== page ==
Metro Weekly

Lia Thomas: “Trans People Don’t Transition for Athletics”

NCAA swimming champion defends her decision to compete according to her gender identity.

Lia Thomas – Photo: ABC News.

Transgender swimmer Lia Thomas defended her decision to compete in collegiate athletics, arguing that transgender people do not transition simply to gain a competitive advantage in sports, as proponents of bans on transgender athletes have claimed.

Thomas, who made headlines after she began competing as a woman during the 2021-2022 season — setting new Ivy League records along the way — addressed allegations, made by anti-transgender critics, that she only transitioned after not enjoying success while competing on the University of Pennsylvania men’s swimming team for three years.

“The biggest misconception, I think, is the reason I transitioned,” Thomas told ABC News and ESPN in an interview that aired on Good Morning America. “People will say, ‘Oh, she just transitioned so she would have an advantage, so she could win.’ I transitioned to be happy, to be true to myself.”

Thomas won the 500-yard freestyle at the NCAA Division I Swimming and Diving Championships in March, just a month after 16 of her teammates wrote a letter to the school and the Ivy League saying that Thomas should not be competing against women. She also placed fifth in the 200-yard freestyle and eight in the 100-yard freestyle at the championships.

Thomas said she fell in love with swimming at age 4, but began experiencing feelings of gender dysphoria as she grew up, saying she didn’t feel like a boy. She continued to compete in swimming, ultimately earning a spot on the men’s swimming team at the University of Pennsylvania. But by her sophomore year, her gender dysphoria led her to become depressed and struggle with suicidal thoughts.

“I was barely going to classes. I could really barely get out of bed,” she said. “I said, ‘I can’t live like this anymore. I want to live again. I want to be able to do things I enjoy.'”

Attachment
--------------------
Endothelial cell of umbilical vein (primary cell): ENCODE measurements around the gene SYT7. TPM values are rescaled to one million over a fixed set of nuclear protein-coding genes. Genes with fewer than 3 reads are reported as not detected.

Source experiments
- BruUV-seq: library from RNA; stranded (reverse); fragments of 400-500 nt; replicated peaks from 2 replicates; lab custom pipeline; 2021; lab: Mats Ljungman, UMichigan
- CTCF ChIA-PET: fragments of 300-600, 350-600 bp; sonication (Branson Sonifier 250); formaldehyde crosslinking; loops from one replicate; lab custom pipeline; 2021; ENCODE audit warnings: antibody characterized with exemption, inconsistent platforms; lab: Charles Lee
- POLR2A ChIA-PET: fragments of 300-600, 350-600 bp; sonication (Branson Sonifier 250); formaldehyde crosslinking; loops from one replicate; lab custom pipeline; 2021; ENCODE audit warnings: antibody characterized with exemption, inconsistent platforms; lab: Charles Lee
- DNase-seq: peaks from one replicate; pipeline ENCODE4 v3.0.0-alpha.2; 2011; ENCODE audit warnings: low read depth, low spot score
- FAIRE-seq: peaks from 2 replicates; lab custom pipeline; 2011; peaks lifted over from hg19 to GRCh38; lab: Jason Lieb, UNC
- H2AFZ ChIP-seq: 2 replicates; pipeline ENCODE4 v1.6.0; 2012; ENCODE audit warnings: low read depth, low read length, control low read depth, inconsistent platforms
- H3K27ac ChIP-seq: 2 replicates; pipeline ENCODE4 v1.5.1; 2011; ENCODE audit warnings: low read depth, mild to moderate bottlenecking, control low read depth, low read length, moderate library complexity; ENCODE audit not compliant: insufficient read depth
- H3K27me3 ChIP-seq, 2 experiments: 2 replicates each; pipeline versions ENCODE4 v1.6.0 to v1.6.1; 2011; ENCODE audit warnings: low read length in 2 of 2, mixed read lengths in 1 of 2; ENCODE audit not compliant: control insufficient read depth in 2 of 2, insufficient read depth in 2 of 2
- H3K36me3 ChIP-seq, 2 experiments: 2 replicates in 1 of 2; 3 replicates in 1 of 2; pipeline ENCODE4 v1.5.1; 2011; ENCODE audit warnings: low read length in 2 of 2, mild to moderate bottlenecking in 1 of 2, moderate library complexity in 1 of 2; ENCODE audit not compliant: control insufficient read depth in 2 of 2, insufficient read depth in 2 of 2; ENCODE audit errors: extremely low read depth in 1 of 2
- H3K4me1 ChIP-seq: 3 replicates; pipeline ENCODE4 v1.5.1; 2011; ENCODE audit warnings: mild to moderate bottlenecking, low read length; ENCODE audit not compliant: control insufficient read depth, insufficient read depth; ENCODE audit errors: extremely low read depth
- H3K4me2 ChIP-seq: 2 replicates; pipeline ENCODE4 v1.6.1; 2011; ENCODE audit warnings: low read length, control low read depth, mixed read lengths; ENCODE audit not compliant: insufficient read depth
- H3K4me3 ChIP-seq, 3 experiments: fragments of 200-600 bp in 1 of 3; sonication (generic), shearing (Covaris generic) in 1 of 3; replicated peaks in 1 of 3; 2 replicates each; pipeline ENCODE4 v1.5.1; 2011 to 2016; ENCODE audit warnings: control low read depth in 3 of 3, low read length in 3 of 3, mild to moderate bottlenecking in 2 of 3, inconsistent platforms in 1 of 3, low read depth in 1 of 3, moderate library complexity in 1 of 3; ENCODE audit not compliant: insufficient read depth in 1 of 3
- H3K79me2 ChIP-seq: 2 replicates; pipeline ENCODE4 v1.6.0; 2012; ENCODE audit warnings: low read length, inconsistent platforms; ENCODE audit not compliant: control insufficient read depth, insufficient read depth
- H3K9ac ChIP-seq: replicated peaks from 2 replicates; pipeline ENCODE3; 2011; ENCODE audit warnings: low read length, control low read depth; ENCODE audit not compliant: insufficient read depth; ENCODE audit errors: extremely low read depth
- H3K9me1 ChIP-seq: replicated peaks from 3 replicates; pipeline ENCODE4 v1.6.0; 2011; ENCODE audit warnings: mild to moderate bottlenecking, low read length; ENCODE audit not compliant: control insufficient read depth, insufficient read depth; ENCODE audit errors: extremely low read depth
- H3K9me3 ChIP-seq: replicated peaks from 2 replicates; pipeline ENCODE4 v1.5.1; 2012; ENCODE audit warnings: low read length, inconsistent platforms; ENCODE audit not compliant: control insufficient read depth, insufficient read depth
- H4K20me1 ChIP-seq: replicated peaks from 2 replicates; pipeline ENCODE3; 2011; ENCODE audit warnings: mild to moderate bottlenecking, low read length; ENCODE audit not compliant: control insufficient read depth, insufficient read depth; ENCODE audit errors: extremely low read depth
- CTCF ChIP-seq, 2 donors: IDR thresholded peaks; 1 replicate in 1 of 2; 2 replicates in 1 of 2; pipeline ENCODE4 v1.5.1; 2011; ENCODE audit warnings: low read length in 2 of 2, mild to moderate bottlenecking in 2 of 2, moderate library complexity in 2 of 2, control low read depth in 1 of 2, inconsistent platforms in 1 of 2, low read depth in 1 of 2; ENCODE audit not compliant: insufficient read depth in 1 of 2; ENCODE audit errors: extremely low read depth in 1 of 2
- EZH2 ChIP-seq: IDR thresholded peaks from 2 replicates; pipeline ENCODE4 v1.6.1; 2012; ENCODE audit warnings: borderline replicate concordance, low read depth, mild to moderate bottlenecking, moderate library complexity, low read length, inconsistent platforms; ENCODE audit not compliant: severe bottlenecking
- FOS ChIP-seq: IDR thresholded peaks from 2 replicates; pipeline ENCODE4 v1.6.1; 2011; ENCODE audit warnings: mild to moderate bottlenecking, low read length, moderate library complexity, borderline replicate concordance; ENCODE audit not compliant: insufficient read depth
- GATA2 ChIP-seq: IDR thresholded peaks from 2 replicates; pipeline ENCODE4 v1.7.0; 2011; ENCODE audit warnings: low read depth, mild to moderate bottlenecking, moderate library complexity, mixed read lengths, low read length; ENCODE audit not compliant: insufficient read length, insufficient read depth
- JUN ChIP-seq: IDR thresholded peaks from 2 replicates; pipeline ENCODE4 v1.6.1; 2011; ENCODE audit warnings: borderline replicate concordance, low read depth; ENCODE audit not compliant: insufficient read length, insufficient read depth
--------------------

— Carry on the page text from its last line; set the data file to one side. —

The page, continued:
Initially, fear of not being able to compete in swimming kept her from transitioning. But she ultimately forged forward with hormone therapy at the end of her sophomore year. She lost muscle mass and became weaker and slower, but the hormones made her feel more in tune with her body and less depressed.

“Trans people don’t transition for athletics,” she said. “We transition to be happy and authentic and our true selves. Transitioning to get an advantage is not something that ever factors into our decisions.”

While critics of transgender participation argue that transgender athletes possess physical attributes that give them an unfair advantage over cisgender women, Thomas rejects the idea that allowing trans female athletes to compete based on their gender identity signals the end of women’s sports, as many have predicted.

“Trans women competing in women’s sports does not threaten women’s sports as a whole,” she said. “Trans women are a very small minority of all athletes. The [old] NCAA rules regarding trans women competing in women’s sports have been around for 10-plus years. And we haven’t seen any massive wave of trans women dominating.”

Yet even the NCAA has since changed its policies regarding transgender participation. While the NCAA used to allow any athlete to compete after undergoing a year of hormone therapy and socially transitioning, in January, it updated its policy to allow the governing body of each individual sport to set its own eligibility guidelines for competitors. 

USA Swimming, the governing body for aquatic sports, subsequently set its own guidelines, which will require transgender female athletes to go before a three-person panel of independent medical experts, who will determine whether the athlete’s individual physical development gives them a competitive advantage over cisgender females. The swimmer must also provide bloodwork showing that the concentration of testosterone in her blood has been less than 5 nanomoles per liter continuously for a period of at least 36 months.

However, the NCAA announced that it would wait until next season to enforce the new guidelines, allowing Thomas to compete in the championships as a woman without having to go before the medical review panel.

Nearly 20 states have passed laws prohibiting transgender students from participating on sports teams that match their gender identity in the past two years. Those bills have passed largely on party-line votes in Republican-led legislatures, with many GOP lawmakers citing Thomas’ success in the pool as evidence of the unfair advantage trans athletes enjoy.

Yet despite the backlash and hostility directed towards her, Thomas says she wouldn’t do anything differently.

“I’ve been able to do the sport that I love as my authentic self,” she said.

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